The Dishes of Malaysia: Bak Kut Teh

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Bak Kut Teh, a traditional Malaysian dish, is a testament to the country’s rich culinary heritage. Its name, when translated, means “meat bone tea,” but don’t be fooled – this dish contains no tea leaves. The ‘tea’ refers to the strong oolong Chinese tea usually served alongside the soup to complement its rich flavours.

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Origins and Variations

Originating from the Fujian province in China, Bak Kut Teh was brought to Malaysia by Chinese immigrants. Over time, it has evolved into two main variations: the herbal, dark soup version commonly found in Klang, and the lighter, peppery version popular in other parts of Malaysia.

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Preparation and Ingredients

The preparation of Bak Kut Teh involves simmering pork ribs in a broth of herbs and spices, including star anise, cinnamon, cloves, dang gui, fennel seeds, and garlic, for several hours. Despite its complex flavours, the dish is often enjoyed for breakfast or lunch, served with rice and youtiao (Chinese doughnuts) for dipping.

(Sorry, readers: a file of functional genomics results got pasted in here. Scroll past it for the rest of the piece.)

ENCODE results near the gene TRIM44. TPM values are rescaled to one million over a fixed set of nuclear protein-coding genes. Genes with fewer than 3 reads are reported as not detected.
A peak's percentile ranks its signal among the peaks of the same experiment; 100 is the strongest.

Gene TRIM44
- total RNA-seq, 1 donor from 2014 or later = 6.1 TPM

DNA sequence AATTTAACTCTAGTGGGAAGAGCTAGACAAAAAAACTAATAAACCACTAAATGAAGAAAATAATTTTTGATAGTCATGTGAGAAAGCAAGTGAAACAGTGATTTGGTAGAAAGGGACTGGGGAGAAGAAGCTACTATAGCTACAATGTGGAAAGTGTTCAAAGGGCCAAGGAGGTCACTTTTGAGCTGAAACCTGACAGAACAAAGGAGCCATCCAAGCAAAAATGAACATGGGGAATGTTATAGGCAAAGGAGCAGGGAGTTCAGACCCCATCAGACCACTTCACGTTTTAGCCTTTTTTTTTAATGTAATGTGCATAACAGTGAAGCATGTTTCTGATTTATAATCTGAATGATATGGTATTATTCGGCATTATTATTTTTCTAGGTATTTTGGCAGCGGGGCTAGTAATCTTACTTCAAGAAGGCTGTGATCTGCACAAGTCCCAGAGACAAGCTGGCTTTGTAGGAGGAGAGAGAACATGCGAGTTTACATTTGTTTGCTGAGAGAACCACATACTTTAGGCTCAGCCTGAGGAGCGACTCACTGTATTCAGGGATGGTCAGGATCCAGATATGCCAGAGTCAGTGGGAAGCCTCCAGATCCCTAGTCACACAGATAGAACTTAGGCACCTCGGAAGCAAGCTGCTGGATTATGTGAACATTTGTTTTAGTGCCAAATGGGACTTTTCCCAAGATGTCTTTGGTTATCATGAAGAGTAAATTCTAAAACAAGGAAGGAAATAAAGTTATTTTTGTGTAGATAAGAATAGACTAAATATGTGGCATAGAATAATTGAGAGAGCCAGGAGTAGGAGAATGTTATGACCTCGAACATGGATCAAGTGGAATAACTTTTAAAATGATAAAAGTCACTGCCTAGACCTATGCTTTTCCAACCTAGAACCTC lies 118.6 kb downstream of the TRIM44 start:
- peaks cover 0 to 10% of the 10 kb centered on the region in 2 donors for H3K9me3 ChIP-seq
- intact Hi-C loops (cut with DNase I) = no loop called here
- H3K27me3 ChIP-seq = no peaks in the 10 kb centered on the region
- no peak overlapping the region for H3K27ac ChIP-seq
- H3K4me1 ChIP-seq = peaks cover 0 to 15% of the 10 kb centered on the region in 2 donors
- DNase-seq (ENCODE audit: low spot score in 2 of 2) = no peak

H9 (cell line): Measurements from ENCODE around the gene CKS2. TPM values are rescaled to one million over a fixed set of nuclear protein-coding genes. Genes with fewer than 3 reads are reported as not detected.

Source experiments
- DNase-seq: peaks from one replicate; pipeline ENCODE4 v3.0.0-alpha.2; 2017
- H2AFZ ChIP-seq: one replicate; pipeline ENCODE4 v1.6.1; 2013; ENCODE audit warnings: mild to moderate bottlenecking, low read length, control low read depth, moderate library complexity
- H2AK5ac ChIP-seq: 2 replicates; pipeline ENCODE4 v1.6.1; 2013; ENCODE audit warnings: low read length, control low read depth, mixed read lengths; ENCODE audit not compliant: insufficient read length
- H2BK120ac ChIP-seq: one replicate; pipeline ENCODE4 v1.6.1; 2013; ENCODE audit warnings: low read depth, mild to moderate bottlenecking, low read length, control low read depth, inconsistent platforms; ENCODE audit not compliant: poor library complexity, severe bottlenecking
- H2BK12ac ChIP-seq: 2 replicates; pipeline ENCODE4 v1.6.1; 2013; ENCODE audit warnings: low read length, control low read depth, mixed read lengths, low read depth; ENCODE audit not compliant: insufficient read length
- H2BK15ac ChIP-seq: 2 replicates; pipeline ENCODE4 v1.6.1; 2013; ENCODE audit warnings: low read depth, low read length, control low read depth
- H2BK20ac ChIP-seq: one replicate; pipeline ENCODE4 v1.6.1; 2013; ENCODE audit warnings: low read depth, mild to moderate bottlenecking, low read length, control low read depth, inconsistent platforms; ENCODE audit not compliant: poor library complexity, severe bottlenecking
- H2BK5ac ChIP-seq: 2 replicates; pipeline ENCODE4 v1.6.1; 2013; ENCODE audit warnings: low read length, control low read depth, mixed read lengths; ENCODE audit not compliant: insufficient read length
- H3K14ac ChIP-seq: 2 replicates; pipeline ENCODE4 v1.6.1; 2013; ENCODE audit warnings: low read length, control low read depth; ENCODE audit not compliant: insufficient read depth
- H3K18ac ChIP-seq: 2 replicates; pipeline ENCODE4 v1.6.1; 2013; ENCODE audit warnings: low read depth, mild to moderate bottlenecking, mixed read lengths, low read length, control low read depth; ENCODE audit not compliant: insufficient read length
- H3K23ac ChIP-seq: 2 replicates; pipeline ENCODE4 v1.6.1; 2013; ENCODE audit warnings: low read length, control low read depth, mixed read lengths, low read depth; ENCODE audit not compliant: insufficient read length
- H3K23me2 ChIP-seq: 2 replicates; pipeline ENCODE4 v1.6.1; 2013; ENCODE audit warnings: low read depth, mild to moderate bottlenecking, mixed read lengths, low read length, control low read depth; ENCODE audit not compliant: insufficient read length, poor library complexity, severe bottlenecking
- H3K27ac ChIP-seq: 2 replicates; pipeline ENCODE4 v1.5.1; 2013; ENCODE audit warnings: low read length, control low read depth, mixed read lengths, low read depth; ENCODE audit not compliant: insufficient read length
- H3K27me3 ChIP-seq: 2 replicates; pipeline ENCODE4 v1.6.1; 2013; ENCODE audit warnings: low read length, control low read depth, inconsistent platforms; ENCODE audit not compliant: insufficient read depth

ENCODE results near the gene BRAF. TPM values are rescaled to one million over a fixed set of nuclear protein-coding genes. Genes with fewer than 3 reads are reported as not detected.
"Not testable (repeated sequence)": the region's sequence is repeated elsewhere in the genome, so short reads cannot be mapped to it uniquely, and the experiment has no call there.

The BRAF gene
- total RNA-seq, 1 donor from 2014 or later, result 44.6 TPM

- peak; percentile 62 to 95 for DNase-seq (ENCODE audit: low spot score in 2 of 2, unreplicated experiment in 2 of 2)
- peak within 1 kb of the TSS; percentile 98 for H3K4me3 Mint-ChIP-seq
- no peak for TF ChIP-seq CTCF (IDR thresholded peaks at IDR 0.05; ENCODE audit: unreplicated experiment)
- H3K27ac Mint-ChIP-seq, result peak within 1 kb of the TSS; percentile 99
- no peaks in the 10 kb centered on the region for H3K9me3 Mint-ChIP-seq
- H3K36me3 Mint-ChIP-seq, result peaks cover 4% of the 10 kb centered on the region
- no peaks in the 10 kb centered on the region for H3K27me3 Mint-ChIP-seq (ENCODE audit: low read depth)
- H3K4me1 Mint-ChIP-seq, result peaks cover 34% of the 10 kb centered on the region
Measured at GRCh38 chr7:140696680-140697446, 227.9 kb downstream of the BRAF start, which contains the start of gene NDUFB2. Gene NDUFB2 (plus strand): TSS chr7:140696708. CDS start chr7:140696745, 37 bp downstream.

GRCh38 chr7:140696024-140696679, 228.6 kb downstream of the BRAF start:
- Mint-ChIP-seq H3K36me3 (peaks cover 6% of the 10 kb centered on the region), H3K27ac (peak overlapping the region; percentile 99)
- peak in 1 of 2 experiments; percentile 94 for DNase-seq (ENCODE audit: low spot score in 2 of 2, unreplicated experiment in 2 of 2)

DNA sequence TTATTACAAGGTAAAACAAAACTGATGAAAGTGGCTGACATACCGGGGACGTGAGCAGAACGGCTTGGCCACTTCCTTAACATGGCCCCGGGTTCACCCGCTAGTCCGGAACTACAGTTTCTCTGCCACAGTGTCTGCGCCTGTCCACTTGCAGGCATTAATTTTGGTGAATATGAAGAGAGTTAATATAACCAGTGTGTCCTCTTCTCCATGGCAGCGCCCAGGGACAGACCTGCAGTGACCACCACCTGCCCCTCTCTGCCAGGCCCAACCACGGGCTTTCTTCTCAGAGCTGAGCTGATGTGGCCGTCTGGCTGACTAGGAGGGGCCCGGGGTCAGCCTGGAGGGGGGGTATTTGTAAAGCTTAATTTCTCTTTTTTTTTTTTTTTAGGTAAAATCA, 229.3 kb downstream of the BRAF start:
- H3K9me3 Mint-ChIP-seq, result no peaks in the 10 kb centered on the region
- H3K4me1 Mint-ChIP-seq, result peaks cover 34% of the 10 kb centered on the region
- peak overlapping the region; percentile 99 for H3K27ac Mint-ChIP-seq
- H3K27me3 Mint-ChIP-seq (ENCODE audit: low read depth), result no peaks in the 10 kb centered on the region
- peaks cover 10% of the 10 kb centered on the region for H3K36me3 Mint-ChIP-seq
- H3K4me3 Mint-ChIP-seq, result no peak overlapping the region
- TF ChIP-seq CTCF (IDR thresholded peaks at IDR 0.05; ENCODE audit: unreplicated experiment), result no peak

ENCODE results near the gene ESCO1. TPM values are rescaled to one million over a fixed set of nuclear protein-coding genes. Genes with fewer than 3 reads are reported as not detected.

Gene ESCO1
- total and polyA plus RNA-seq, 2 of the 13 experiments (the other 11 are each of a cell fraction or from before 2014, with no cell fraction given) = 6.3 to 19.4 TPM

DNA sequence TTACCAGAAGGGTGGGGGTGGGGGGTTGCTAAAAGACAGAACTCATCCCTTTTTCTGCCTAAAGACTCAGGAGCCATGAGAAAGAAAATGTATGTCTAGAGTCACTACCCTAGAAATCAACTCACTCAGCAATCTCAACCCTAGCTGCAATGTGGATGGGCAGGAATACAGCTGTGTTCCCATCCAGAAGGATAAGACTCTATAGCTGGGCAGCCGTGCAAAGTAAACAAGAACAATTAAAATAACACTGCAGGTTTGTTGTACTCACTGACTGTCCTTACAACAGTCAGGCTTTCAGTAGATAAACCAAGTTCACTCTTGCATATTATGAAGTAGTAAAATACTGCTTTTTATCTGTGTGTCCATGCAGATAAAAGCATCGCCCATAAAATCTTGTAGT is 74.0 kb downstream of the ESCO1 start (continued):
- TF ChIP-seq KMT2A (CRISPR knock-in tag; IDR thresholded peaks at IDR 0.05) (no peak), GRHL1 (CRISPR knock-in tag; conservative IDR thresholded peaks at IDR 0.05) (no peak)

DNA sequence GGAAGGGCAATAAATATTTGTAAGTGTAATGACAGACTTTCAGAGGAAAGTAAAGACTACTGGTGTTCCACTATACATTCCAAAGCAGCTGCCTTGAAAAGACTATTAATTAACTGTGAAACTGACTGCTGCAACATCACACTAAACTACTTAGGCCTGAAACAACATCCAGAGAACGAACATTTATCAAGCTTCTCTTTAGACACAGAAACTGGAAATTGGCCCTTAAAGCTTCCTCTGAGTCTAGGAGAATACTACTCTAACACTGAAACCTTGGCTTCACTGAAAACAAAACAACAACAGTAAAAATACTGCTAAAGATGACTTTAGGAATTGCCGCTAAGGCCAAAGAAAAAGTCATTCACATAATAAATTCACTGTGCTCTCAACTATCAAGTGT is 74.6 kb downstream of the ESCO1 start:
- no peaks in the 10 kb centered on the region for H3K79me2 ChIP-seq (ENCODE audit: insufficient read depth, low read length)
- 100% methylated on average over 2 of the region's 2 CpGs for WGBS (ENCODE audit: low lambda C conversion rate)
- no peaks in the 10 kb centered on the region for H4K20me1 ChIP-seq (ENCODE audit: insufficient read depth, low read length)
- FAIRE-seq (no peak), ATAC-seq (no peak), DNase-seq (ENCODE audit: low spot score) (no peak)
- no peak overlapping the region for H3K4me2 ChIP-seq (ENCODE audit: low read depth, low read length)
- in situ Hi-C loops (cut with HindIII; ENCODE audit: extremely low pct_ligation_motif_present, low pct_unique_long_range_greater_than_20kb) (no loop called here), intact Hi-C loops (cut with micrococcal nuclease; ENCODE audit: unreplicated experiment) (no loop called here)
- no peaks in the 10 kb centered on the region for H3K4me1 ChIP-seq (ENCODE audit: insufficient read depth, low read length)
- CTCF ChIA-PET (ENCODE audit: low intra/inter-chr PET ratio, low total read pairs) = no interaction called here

Cultural Significance

Bak Kut Teh is more than just a dish in Malaysia; it’s a cultural symbol. It represents the fusion of diverse culinary traditions and is a favourite comfort food for many Malaysians. It’s also a popular dish during festivals and family gatherings, symbolizing unity and togetherness.


In conclusion, Bak Kut Teh is a unique and flavourful dish that embodies the multicultural culinary landscape of Malaysia. Its rich history and diverse variations make it a must-try for any food lover.


Article curated by Suwaytha Gopal